From its inception, Doc and Raider has been one of those strips that defies easy category. It’s a realistic love story, a political commentary, a social satire, and a musical vaudeville all at the same time. And while it may be primarily about a couple of gay guys from Canada, it has grown and developed into nothing short of an epic, with a cast that cuts across all strata of society.
Doc and Raider started back in 1987 as a small, single-panel cartoon whose initial appearance was in a LGBT publication in Vancover. Unfortunately, the paper folded after the boys’ first appearance, but they were quickly snapped up by others across Canada — and subsequently in Europe, New Zealand, Japan, and the Middle East… but always viewing things from a distinctly Canadian point of view. Tackling such issues as HIV/AIDS and gay bashing as well as leather contests and life with cats, Doc and Raider has rarely been a strip to shy away from an issue and looks for humour and drama in the all the best places, whether political or pop-cultural or just about anything else. Now well past its 5,000th online appearance, the boys and their friends have stories and stories (and stories) to tell.
So who are these guys?
François “Doc” Ambrose is a now-successful writer from Québec who currently specializes in bad romance novels and fixing the scripts of problematic Broadway shows. Formerly a rancher/farmer in Saskatchewan, Raymond “Raider” Deere is a construction worker and also holds down a part time job with a hardware store, as well as taking in the occasional Broadway lead (yep, seriously) when Doc needs him to. Like everyone, they have their friends and relations, many of whom show up in here from time to time. In no particular order:
— Elliot Carter, Raider’s best friend of long time standing: back in the day before finding their respective mates, Raider and Elliot actually made a porn loop, about pizza delivery and motorcycle repair. A producer of “adult entertainment” (under the name Elliot Fielding), he has now emigrated to Canada to be with Gilles, Doc’s twin brother, a former Catholic priest who now works as a counselor in Québec City. They’ve now adopted a child, Raymond-François. Elliot’s filmic output has now expanded to include more indie films and three summer blockbusters based on men in spandex.
And then there’s:
— Mik O’Hooley, Raider’s close friend. He was Raider’s sparring partner at the gym where they worked out when the boys lived in the States, and the friendship has continued despite being cross-border. A field construction manager, he’s married to Kai Yeo, who’s taken over managing Elliot’s business. They’re involved in a polyamory relationship with Al Hernandez, a former state trooper from Arizona. Mik’s current sparring partner (and former slight fling on the side) is David, who keeps his aspirations to be a painter severely in check. For his part, David is figuring out the lay of the land with his own current boyfriend, a straight guy named Frank, a former ad exec who fell on hard times until he landed a job directing films at Kai’s studio.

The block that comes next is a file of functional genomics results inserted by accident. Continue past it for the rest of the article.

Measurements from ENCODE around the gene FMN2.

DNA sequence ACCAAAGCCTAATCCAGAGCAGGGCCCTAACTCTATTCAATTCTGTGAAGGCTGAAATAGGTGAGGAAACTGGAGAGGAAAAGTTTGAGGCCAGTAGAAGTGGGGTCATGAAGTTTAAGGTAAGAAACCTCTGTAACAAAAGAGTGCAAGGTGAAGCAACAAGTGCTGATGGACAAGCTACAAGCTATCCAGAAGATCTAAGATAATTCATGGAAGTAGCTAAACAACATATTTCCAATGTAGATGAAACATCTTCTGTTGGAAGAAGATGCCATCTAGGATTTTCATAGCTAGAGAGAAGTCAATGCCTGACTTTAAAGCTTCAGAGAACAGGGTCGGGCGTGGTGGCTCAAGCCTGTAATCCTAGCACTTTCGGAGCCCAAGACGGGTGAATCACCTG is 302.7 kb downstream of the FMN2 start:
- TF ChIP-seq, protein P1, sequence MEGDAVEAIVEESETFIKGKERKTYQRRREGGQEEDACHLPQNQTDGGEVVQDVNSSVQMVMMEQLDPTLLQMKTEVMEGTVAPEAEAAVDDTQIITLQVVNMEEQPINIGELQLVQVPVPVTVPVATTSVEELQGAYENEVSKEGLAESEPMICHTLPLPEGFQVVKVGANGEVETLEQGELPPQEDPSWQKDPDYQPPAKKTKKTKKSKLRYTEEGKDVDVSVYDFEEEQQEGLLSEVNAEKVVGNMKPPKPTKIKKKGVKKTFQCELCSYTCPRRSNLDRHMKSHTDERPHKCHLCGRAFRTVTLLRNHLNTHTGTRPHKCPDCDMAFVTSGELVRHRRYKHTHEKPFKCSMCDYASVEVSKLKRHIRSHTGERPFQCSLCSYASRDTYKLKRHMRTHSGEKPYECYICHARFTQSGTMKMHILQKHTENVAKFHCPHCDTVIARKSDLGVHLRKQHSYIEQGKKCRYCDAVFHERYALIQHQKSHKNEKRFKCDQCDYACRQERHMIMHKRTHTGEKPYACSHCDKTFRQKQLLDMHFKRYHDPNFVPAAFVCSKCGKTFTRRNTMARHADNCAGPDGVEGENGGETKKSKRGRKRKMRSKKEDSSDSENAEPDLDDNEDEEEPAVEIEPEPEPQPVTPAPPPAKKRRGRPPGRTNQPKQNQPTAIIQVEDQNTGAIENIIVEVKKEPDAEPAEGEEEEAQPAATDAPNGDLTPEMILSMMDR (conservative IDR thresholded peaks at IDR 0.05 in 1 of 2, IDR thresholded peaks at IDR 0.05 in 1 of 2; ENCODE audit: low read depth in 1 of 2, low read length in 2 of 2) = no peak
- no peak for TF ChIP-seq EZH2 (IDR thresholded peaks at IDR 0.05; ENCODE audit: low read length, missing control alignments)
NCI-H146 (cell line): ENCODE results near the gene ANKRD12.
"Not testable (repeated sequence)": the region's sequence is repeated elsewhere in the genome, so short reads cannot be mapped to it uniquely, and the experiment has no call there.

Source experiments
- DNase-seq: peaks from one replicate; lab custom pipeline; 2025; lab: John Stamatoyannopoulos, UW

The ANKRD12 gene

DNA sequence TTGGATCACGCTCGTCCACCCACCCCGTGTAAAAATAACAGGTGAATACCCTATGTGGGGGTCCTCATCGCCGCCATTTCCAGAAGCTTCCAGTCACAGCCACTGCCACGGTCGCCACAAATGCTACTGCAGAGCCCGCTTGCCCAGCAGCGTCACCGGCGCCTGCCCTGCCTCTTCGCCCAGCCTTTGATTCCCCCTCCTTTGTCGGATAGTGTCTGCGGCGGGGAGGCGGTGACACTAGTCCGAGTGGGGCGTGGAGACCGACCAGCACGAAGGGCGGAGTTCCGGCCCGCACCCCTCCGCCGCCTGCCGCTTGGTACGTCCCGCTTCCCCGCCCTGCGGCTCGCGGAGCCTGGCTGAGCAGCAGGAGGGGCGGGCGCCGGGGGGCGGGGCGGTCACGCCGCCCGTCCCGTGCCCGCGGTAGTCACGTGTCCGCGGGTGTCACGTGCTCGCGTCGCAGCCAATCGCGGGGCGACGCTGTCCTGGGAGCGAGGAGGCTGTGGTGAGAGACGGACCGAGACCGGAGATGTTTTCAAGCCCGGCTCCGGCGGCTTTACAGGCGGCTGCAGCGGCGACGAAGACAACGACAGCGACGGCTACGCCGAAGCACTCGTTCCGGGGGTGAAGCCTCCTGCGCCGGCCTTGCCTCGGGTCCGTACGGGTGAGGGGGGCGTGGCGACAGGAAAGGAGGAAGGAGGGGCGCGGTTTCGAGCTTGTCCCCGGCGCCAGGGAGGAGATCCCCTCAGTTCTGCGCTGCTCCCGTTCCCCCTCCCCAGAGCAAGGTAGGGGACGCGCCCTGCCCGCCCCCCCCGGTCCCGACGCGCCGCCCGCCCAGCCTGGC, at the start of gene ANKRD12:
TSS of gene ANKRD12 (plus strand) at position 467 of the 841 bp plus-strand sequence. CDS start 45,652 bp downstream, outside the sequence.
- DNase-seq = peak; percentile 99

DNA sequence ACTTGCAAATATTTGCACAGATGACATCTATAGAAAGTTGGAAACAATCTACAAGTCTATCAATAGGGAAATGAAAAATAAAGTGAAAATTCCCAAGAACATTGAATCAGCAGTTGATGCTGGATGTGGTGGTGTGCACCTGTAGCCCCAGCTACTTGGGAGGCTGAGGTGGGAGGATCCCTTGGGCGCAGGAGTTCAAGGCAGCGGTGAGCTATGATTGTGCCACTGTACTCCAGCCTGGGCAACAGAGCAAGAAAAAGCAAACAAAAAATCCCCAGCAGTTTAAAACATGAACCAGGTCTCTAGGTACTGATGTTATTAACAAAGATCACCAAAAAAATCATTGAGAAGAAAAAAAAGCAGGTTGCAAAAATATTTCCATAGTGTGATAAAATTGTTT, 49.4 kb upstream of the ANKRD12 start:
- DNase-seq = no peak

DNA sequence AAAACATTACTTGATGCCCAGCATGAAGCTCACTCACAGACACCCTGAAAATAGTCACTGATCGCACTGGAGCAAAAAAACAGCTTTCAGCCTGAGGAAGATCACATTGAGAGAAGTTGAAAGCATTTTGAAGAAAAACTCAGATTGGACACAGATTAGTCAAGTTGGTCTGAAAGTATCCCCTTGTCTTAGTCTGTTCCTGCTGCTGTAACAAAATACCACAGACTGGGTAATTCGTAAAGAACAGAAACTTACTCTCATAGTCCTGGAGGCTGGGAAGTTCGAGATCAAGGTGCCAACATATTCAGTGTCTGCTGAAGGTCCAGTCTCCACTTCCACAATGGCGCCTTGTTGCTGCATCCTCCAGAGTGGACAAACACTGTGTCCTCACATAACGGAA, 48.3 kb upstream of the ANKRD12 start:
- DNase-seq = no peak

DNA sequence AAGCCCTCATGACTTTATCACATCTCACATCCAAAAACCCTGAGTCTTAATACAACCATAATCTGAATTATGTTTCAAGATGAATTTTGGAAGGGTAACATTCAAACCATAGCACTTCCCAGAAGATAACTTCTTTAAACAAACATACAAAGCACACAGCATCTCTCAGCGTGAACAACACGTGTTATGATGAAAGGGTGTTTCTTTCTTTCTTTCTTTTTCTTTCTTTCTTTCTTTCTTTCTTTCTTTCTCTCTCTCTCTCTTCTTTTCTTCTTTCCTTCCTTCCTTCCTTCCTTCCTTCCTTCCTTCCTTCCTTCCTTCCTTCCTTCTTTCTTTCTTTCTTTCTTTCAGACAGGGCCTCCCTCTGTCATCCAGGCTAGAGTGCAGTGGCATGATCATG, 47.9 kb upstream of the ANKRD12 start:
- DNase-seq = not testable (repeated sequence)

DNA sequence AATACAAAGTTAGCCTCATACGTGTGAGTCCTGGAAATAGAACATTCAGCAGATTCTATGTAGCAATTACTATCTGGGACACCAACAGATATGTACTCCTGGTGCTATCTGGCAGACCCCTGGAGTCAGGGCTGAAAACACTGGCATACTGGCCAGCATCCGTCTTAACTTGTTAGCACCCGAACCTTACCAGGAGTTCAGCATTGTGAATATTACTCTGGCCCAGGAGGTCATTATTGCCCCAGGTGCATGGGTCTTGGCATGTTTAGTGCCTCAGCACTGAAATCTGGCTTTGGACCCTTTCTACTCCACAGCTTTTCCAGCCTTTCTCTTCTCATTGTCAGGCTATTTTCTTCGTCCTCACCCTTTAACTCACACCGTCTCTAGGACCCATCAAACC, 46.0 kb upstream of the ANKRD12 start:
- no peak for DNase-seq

— Eddie Bartholomew III, filthy rich and not one bit embarrassed by it (He’s currently the fifth richest man in the world, but those rankings tend to change from time to time.). Was prone to rent boys but now, in a move that took him by surprise as much as anyone else, married to André Taburin (né Andreu Pafiscu), who acts as Eddie’s conscience from time to time. They split their time between Eddie’s ducal lands in Scotland, André’s pied-à-terre in Paris, and a condo in London. There’s probably another one here and there, somewhere. André’s mother Edvige and her sister Sophia run a small restaurant in Palermo.
— Aiko, formerly a transsexual waiter at Doc and Ray’s favourite restaurant, now fully transitioned thanks to… well, a bit of supreme being whim. Still prone to the pithy and caustic. He operates a small bistro whose head cook is Connor, who really knows how to work his meat… if ya get what I’m sayin’. Connor occasionally hits the bars with his equally sexually-free Canadian-Korean friend Tag. For his part, Aiko happily lives with Lewis, an auto mechanic who… well, let’s just say his backstory is “complicated”.
— Jérôme, who is Raymond-François’s best friend and school mate. And as we’ve seen, destined later in life to be his husband. Jer is a leader-in-anticipation: now a bit tenuous with things, but you can see that he will, at some point, take charge in things. Very protective of R/F.
— Grady and Jean-Phillipe. The former works with Raider in construction after also leaving a rural way of life in Saskatchewan. His b/f Jean-Phillipe is a photographer by trade, and they’re both in that point of a relationship where they’re finally learning things about each other.
— the Heathers, two girls who may or may not be lesbians. Maybe. Even they’re not sure. But then they dont seem sure of much of anything.
The series also has occasional appearances by prominent figures in the news: even Jesus stops by every now and then to share His frustration with organized religion.
The boys have served as goodwill ambassadors for fundraisers for everything from hospices to LGBT film festivals; if you want to bring them or any of their myriad friends on, just drop me a line at sean(at)joey-aristophanes.com, and let’s see what we can do for you.